A more famous incident occurred during the 1979 Grand Prix de Deauville in France when Lester Piggott took the whip of Alain Lequeux, who was aboard Jeune Loup, in the stretch. Piggott finished second aboard African Hope but was disqualified to third behind Jeune Loup. Piggott was suspended 20 days.

Mike Hummel More than 1 year ago
Obvious DQ. The stewards have the ability to disqualify a horse. 058 PA Code s163.281(k) A jockey may not intentionally ride wide on the turns or otherwise cause his mount to lose ground when there is no reasonable cause for the loss or otherwise ride in a manner inconsistent with using the best efforts of the horse. 163.238 (a) During a race, a jockey may not willfully strike or touch another jockey or the horse or equipment of another jockey for the purpose of interfering with that horse or jockey. 163.236 Ortega-Hernandez rode in a manner inconsistent with the best efforts of his horse when he handed Castillo his whip. That's clear when he uses his hand to encourage his mount after giving up his whip. Castillo willfully touched the equipment of another jockey in an effort to interfere with the other horse by removing Ortega-Hernandez's whip. Both should have been placed at the rear of the field and both should be suspended for a long period of time, consistent with the above-mentioned rules.
saratogajunkie More than 1 year ago
Ahh Parx aka Philadelphia Park, reminds me of my first 20$ win bet, a stakes race with a local wonder horse that was a derby hopeful that year from the local track (don't remember his name) I bet against him on a shipper from NY ( Yeckley) at the start the rider of Yeckley's rider was unseated..my friends were howling, when they showed the replay a starter clearly shoved his knee into the rider knocking him off. Im screaming bloody murder... Now my friends are almost crying...a rather unknown horse at the time went on to win the race...his name.. Prairie Bayou.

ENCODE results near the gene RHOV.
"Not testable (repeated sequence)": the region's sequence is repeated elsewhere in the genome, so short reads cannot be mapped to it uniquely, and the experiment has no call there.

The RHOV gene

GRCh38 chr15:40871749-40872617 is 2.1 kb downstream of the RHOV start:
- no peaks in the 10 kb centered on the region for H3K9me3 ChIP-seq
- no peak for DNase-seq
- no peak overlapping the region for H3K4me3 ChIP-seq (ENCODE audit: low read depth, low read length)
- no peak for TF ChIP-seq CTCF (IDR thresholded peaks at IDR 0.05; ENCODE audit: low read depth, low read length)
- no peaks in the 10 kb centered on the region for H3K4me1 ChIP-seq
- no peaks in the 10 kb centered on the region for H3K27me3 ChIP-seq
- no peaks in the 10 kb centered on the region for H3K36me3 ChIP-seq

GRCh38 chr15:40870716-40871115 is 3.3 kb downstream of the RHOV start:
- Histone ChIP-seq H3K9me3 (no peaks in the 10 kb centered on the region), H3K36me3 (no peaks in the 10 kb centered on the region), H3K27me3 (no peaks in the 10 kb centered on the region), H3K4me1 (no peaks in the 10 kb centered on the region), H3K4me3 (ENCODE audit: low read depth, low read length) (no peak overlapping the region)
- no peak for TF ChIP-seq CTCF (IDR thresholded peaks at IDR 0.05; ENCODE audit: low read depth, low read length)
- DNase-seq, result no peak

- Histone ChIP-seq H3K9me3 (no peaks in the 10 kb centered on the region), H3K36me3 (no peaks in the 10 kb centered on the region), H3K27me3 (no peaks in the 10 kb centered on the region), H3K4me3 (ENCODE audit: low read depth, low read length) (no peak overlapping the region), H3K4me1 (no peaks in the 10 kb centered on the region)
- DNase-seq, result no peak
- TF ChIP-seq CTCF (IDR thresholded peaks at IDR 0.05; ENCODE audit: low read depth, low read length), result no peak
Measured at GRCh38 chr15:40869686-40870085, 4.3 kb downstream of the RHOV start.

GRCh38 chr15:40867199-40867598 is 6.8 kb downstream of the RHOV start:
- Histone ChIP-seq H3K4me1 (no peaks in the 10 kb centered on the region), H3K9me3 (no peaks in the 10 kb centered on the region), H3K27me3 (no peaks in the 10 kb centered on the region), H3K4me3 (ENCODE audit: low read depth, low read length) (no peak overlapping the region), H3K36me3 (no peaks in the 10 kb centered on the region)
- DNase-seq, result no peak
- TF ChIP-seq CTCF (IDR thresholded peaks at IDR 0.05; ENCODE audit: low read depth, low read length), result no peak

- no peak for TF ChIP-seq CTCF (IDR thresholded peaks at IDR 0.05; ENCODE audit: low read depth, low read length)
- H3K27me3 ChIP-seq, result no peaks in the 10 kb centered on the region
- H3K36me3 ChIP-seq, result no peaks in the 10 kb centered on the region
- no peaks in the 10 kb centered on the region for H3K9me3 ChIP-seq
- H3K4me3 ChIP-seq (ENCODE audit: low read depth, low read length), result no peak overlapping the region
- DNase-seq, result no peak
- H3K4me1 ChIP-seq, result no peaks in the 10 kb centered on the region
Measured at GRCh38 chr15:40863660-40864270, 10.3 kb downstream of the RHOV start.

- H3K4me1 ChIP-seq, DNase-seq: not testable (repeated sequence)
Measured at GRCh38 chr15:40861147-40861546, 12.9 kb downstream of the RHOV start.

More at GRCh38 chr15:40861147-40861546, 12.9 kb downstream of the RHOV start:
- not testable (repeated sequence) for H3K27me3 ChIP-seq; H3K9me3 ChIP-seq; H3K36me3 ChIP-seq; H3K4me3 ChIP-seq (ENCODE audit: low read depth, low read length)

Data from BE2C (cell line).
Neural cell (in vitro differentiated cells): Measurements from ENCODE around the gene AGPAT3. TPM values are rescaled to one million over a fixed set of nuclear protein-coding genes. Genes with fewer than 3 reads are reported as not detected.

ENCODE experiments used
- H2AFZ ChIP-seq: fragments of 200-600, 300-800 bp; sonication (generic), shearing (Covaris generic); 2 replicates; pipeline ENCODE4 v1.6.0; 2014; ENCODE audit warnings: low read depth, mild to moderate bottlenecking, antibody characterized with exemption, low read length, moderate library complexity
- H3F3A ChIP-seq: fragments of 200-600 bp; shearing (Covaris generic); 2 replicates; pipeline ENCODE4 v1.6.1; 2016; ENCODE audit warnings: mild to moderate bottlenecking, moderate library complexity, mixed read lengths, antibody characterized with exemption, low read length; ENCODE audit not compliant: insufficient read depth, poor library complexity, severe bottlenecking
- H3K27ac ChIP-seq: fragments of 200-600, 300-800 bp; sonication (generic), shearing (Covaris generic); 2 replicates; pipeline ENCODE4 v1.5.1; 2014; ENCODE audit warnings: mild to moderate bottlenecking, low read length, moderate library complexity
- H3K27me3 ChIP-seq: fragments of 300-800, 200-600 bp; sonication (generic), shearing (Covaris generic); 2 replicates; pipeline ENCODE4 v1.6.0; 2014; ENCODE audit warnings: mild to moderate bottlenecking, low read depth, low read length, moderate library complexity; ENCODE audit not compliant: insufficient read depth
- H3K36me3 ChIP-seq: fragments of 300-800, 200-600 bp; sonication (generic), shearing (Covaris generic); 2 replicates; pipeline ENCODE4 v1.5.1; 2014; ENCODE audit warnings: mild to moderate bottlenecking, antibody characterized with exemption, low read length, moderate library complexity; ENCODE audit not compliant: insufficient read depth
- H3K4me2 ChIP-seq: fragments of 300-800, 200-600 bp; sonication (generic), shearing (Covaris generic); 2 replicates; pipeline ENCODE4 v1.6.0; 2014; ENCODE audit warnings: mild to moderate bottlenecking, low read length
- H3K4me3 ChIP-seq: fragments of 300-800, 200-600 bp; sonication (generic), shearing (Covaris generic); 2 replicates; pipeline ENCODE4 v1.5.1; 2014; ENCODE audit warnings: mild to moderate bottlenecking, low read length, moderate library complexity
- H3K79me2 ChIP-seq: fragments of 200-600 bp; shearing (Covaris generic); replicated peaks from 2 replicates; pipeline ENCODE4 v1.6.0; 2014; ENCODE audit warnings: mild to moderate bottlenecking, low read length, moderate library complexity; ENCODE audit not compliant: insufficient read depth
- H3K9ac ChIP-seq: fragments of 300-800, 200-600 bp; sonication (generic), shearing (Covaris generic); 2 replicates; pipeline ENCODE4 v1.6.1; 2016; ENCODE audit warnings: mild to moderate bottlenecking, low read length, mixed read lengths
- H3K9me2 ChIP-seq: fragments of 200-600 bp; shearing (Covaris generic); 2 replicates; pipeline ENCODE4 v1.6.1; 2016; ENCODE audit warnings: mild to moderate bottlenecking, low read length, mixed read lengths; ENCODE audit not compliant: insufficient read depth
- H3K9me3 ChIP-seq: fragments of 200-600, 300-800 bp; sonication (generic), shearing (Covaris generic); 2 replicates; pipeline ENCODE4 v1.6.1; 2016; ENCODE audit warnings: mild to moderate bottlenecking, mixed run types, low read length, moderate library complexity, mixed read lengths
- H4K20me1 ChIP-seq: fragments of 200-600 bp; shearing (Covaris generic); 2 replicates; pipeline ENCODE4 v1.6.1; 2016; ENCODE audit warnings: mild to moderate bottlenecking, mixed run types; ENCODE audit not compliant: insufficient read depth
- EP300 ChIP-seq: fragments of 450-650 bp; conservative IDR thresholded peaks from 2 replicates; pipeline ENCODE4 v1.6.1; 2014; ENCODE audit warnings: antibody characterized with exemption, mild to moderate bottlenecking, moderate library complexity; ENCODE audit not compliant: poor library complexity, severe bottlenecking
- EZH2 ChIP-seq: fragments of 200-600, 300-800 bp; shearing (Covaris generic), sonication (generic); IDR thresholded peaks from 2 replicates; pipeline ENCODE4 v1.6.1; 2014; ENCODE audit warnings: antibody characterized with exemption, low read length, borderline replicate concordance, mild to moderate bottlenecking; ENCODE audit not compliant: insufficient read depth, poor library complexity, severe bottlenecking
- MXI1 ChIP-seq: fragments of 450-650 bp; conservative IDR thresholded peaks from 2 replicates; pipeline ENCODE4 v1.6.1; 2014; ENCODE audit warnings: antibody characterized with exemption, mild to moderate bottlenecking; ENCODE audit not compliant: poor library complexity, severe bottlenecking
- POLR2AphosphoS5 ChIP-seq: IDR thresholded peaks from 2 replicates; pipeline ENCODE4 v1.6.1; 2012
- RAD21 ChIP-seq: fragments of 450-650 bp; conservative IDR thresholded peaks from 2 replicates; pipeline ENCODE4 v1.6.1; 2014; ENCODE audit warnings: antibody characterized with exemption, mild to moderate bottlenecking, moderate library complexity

Frank More than 1 year ago
Again another case of playing dumb when it comes to corrupt/cheating.... Everyone does it this way these days when they get called out/caught -- politicians, business leaders, stewards, owners/trainers, jockeys, vets, etc, etc etc
Frank Garrity More than 1 year ago
You can plainly see there are words exchanged and the whip handed over!! Just another example of deviation and cheating in the racing world! I've been going for decades and anyone who things this "stuff" doesn't happen everywhere at all levels is blind. These rider's, owners and trainers get away with murder.
Michael Jacob More than 1 year ago
remember when Julie Krone and Joe Bravo were whipping each other at the Meadowlands years ago?
John McGourty More than 1 year ago
Veteran R.J. Martin had been replaced with apprentice Nate Plotkin by trainer Billy Boniface in 1971 who had told the stewards that Plotkin would not carry a whip. The filly was doing all right when Martin rode up next to the filly and yelled, "Nate, the whip." Nate started whipping and the filly skulked. Martin, sans whip, went on to win. The stewards were not amused.
Joel Firsching More than 1 year ago
No objection from the jockey ??
tommy More than 1 year ago
It legal to steal jockeys whip! There's no inquiry if a jockey loses his whip!
tommy More than 1 year ago
Lol he stole the other jockeys whip!!! That made my day!!
Edward Nelson More than 1 year ago
The entire appeal process is a joke. If a rider violates a rule then why should an appeal be allowed. Makes me want to punt these little midgets
tommy More than 1 year ago
It's legal to steal other jockey whip!